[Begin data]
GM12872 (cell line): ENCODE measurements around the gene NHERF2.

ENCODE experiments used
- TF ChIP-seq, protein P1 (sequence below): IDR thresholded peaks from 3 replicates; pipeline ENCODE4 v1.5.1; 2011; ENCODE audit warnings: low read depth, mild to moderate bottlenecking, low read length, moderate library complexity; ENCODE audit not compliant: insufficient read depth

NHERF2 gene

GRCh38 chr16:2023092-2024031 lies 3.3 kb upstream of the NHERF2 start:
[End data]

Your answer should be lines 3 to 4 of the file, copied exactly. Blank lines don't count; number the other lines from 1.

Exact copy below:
- TF ChIP-seq, protein P1 (sequence below): IDR thresholded peaks from 3 replicates; pipeline ENCODE4 v1.5.1; 2011; ENCODE audit warnings: low read depth, mild to moderate bottlenecking, low read length, moderate library complexity; ENCODE audit not compliant: insufficient read depth

NHERF2 gene